The general permit for bald eagle disturbance would apply to eight categories of activities described in the 2007 National Bald Eagle Management Guidelines.  Eligibility for the general permit for take of eagle nests is limited three specific purposes:  emergency, health and safety, and removal from human-engineered structures, and coverage under the general permit would be limited to take of one specified nest.  There is no specific eligibility criteria for proposed power line infrastructure general permit, but specific conditions apply. 

The Service proposes to establish the maximum term for general permits for qualifying wind energy projects and for power line infrastructure at five years, and the maximum term for general permits for bald eagle disturbance and for take of bald eagle nests at one year.  Applicants would have the ability to apply for a new general permit at the end of the five-year or one-year term, provided that they still meet the eligibility criteria.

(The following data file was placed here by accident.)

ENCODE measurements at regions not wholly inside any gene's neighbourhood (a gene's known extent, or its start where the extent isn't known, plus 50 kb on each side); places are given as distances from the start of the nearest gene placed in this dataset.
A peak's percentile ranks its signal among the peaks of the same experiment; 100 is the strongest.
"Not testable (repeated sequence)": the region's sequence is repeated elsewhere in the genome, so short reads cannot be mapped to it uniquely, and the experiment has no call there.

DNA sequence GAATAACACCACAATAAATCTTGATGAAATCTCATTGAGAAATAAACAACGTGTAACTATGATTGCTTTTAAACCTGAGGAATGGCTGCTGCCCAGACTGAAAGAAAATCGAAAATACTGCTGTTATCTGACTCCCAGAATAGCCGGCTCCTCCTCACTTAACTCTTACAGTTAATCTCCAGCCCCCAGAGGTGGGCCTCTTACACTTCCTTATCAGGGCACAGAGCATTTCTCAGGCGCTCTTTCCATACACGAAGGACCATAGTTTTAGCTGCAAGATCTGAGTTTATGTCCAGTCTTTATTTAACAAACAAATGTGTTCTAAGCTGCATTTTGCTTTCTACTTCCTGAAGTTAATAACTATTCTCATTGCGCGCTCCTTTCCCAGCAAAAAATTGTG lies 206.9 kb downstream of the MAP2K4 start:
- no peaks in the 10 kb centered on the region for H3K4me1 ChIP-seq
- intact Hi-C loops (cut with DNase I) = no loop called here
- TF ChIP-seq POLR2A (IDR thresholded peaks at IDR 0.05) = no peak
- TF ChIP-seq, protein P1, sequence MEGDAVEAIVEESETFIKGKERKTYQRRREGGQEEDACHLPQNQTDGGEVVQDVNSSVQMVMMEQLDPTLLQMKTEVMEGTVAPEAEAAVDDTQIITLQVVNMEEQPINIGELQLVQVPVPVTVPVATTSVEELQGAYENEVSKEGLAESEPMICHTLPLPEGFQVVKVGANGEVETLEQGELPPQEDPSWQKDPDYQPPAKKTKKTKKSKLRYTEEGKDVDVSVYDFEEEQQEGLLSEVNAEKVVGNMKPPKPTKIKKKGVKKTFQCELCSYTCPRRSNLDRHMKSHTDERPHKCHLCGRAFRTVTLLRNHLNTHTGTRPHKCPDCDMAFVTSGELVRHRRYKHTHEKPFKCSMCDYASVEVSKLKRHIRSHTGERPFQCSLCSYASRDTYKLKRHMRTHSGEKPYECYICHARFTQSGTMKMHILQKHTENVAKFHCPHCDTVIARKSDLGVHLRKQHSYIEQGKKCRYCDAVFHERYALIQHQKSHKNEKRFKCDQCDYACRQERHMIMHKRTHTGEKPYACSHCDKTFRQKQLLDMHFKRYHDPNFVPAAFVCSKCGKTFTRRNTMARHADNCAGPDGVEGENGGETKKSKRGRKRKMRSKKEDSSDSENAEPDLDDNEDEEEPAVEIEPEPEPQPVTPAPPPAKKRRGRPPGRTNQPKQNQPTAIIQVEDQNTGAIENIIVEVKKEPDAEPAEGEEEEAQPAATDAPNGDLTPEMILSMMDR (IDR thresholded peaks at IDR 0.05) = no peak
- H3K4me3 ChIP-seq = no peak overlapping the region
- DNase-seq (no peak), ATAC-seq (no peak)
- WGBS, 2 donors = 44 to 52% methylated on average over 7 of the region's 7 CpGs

The regulatory revisions that the Service is proposing in this rulemaking represent a significant overhaul of the Service’s ETP process.  If promulgated as proposed, these revisions – and particularly the creation of general permits – could result in increased certainty for stakeholders and a more efficient process for applicants seeking specific ETPs.

Comments on the proposed rule are due November 29, 2022.

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    Carter’s practice focuses on environmental aspects of business transactions, environmental litigation, agency rulemakings and permitting. A significant portion of Carter’s practice involves the handling of ...